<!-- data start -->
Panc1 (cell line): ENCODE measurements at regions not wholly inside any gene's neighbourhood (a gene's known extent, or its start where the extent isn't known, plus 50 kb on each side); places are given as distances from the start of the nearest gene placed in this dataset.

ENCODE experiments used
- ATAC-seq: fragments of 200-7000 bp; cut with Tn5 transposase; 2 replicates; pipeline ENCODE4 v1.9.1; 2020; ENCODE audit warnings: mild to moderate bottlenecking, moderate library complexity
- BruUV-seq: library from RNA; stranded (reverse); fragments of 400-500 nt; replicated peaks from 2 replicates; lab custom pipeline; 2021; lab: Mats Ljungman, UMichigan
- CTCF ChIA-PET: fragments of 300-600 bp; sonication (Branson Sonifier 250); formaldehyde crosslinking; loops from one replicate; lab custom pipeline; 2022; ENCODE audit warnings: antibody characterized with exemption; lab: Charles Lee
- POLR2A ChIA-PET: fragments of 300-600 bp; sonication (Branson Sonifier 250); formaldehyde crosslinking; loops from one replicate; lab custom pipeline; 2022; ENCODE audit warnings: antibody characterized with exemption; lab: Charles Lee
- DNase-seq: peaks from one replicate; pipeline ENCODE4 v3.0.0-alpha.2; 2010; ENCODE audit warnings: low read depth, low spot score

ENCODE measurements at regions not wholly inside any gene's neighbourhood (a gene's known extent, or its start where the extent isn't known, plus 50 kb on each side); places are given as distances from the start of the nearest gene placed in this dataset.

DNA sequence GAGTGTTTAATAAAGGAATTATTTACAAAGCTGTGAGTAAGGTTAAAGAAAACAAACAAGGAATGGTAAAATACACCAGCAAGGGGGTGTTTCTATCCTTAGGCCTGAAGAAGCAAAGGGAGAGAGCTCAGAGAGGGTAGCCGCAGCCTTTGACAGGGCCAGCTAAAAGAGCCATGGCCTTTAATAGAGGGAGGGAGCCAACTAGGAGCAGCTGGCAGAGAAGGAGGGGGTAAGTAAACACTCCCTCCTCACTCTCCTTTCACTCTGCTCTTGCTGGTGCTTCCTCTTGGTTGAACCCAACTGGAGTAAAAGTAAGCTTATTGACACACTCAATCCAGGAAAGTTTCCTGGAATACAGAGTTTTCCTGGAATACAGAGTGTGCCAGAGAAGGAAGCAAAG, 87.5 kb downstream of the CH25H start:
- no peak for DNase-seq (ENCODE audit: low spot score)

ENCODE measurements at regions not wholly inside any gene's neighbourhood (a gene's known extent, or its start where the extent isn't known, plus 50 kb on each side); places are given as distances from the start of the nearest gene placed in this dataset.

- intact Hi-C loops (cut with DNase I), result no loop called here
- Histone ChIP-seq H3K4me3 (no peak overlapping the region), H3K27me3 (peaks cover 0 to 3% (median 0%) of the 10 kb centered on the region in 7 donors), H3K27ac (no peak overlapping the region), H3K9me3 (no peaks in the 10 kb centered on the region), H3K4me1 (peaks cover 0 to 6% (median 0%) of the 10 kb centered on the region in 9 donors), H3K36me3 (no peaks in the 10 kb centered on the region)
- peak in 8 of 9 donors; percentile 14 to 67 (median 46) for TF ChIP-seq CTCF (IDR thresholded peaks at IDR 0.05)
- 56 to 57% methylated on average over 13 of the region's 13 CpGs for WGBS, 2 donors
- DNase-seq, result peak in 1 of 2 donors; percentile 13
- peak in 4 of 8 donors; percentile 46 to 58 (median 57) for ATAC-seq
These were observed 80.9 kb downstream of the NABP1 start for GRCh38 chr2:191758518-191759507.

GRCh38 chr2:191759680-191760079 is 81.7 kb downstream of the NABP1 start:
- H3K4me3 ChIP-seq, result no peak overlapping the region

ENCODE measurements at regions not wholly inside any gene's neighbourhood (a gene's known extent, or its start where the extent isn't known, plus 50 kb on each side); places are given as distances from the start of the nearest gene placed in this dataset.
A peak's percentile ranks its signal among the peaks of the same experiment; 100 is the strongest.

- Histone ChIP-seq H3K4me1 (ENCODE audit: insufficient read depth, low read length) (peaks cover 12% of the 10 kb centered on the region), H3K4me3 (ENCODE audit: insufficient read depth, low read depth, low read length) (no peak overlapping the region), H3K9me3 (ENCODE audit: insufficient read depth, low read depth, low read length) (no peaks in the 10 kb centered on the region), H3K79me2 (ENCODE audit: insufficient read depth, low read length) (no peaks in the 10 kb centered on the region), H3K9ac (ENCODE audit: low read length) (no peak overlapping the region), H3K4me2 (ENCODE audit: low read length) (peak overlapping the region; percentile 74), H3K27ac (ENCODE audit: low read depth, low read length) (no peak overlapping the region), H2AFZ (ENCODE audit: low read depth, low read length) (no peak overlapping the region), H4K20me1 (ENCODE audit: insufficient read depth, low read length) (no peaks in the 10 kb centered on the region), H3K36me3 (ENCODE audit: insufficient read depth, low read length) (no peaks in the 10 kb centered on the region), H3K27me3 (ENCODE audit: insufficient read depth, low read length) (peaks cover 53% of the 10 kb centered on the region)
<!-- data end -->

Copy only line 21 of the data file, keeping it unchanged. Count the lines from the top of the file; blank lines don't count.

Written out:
ENCODE measurements at regions not wholly inside any gene's neighbourhood (a gene's known extent, or its start where the extent isn't known, plus 50 kb on each side); places are given as distances from the start of the nearest gene placed in this dataset.